Friday, July 22, 2011

Mr. Okehazama

Me, Wataru, and Akitsugu Kajino at the Battle of Okehazama Research Center.

I was able to return to Japan this month and was lucky enough to meet Mr. Okehazama (Wataru Kajino). Wataru has probably wrote the best book on the Battle of Okehazama from a local perspective, Jimoto no Karo ga Kataru Okehazama Kassen Shimatsuki. Many thanks to Yukio and Akitsugu Kajino for setting up the meeting.

We all met at the Battle of Okehazama Research Center and quickly the conversation started. Topics included key points of the battle (Yanada Masatsuna's intelligence, rain, and the Arimatsu and Toyoake battlefields). Wataru mentioned one of the key aspects of the historian-be opened minded. We both agreed that both battlefields should be visited and both versions of Nobunaga's biography (Ota Gyuichi and Oze Hoan) should be read and discussed. Even though we both agreed that Ota Gyuichi's is the basic text. Also the role of the Men of the Fields was included in the conversation.

We spent the entire day visiting areas related to the battle and discovered that Wataru has left his mark on on several Okehazama landmarks. This man has spent the past twenty years or more making sure that Nobunaga's greatest triumph-the Battle of Okehazama lives on. While we were at Chofukuji Temple, I mentioned that Wataru Kajino should be called Mr. Okehazama. We all laughed and Yukio Kajino summed it up best, "You are right about that!"

I learned a lot on that day and thank Yukio, Akitsugu, and Wataru for taking their time to share their love for the Battle of Okehazama.

Tenka no tame!

Sunday, July 10, 2011

Japonius Tyrannus Review

Suzanne Gay did a review of Jeroen Lamers's biography on Oda Nobunaga, Japonius Tyrannus. A nice review and hopefully for those who do not have the book, will be convinced to buy it. It is worth its weight in gold. You have to trust me on this.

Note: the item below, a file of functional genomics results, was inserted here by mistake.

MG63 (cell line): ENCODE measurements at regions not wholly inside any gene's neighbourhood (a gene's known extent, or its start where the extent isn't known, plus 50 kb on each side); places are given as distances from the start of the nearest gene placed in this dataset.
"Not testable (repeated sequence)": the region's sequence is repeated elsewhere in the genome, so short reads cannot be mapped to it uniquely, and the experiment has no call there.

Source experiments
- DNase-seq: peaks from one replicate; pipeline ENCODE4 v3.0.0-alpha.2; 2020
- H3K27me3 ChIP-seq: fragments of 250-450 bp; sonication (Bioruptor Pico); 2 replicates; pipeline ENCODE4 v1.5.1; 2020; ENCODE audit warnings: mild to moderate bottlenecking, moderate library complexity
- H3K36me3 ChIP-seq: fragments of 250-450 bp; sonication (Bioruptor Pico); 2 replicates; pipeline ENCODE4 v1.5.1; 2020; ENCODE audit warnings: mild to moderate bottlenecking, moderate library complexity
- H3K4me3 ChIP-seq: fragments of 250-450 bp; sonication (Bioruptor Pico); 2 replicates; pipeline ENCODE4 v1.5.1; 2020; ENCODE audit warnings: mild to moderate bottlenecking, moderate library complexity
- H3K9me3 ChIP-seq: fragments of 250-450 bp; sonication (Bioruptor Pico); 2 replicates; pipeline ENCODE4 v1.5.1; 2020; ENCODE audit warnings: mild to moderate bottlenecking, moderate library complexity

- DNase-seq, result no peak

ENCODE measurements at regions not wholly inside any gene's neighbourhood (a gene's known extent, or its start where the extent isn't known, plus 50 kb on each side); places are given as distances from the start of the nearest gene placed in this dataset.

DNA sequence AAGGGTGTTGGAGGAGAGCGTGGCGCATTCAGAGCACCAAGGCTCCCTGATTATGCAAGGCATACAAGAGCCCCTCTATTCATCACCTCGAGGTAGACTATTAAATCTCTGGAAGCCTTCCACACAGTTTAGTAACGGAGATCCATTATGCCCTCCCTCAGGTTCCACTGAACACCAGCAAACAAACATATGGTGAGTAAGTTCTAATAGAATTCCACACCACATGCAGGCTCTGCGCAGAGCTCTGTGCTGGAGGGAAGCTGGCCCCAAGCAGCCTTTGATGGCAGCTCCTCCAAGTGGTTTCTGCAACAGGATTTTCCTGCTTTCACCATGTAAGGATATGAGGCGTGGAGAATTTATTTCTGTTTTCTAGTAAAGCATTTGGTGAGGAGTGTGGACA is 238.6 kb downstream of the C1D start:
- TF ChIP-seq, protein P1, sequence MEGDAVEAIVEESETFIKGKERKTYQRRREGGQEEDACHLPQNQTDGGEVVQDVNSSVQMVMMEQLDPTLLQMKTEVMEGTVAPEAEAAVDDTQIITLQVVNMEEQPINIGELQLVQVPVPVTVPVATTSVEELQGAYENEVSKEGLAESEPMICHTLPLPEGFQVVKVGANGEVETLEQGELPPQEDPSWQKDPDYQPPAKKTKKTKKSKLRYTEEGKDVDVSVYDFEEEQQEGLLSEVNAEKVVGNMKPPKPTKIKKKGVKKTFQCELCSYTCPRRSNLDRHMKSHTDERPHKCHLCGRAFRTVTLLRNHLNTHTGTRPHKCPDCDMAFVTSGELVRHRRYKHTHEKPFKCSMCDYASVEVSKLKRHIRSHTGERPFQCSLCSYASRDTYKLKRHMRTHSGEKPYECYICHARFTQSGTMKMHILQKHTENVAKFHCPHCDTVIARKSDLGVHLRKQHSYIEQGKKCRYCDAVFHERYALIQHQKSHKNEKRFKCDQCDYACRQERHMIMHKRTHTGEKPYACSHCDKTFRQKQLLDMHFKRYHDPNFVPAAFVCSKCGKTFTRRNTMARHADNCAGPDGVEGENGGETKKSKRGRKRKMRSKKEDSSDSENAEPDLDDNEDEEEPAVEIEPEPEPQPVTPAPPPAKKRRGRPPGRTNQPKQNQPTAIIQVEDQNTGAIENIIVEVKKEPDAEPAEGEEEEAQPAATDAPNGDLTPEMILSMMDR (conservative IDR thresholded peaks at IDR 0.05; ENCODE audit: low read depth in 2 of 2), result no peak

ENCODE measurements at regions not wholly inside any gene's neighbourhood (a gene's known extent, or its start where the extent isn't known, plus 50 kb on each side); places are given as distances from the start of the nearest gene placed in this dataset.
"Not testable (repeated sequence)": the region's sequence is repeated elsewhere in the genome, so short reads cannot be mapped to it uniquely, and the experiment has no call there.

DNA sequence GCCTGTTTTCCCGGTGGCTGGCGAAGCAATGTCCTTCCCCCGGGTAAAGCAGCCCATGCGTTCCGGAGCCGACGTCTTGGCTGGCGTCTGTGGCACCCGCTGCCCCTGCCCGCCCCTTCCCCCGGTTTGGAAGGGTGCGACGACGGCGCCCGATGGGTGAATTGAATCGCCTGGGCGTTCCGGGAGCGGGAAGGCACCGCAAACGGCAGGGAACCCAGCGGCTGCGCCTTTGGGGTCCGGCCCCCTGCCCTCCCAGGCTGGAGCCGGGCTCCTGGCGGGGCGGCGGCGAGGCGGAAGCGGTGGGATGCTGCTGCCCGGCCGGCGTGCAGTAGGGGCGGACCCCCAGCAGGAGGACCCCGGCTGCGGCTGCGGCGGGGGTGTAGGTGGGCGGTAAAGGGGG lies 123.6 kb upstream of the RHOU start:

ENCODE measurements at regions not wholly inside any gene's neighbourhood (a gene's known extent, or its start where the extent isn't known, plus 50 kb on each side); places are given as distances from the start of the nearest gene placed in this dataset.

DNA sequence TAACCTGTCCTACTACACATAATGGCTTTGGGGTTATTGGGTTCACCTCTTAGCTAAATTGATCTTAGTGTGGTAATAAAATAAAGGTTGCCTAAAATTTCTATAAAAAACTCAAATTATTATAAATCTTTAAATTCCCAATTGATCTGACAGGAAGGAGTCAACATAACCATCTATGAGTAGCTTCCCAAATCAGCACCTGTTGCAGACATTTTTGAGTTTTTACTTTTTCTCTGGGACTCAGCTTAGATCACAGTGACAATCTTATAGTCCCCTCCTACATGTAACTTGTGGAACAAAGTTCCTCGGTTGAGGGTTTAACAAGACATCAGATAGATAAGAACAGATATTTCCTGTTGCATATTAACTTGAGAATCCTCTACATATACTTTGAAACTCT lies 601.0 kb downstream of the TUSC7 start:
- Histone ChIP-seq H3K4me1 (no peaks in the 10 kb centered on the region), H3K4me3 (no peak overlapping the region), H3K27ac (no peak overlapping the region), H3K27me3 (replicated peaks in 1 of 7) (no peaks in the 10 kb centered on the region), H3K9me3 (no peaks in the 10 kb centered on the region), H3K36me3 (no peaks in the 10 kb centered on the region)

Here is some of the review by Gay:

"It is quite possible, it seems to me, that Nobunaga had the intellectual capacity, not to mention political shrewdness, to apply concepts of statehood to his rule. Mr. Lamers, however, seems to determined to portray him at all costs as a pragmatist."

The rest of the review can be read here:

Nobunaga no tame!

Saturday, July 2, 2011

Dosan's victory

Oda graves at Entokuji Temple in Gifu City.

Saito Dosan scored a major victory over Nobunaga's father, Nobuhide in 1547. Nobuhide attacked Mino, but failed. The losses were so high that eventually Nobuhide had enough and made peace with Dosan. The end result would be Dosan's daughter marrying the "Fool of Owari" (Nobunaga) a year later.

This passage is from the Shincho-Ko ki and the modern text was translated by Nakagawa Taiko. Please forgive me while my translation is not the best.

(pp. 28-29 Gyuichi/Nakagawa) Oda Nobuhide Invades Mino

"Now Nobuhide gathered all the troops from Owari, one month attacked Mino Province and the other month attacked Mino Province on the 16 year of the Tenbun (1547), On September 3rd with the men of Owari supporting, he (Nobuhide) invaded Mino Province setting fires here and there. On September 22 the army advanced to the villages of the foothills of Inabayama Castle (modern day Gifu Castle) where Saito Yamashiro Dosan had his headquarters. The villages were burned and advanced to the castle town. By this time, it was around 4:00 p.m. and the sun was beginning to to go down. Nobuhide began to disengage his army. When about half of the army had left the field. Yamashiro Dosan's forces suddenly attacked southward. At first, Nobuhide's army was able to put up a defensive fight, but many troops broke in the end because they were not able to hold the lines. Many big shot warriors were killed numbering around 5,000. Among them were Nobuhide's brother Nobuyasu, Oda Inaba no Kami, Oda Mondo no Kami, Aoyama Yoemon, Senshu Suemitsu, Mouri Juro and his vassal Terasawa Matahachi, his younger brother Mouri Tokuro, Iwakoshi Kisaburo, and many others."

Tenka no tame!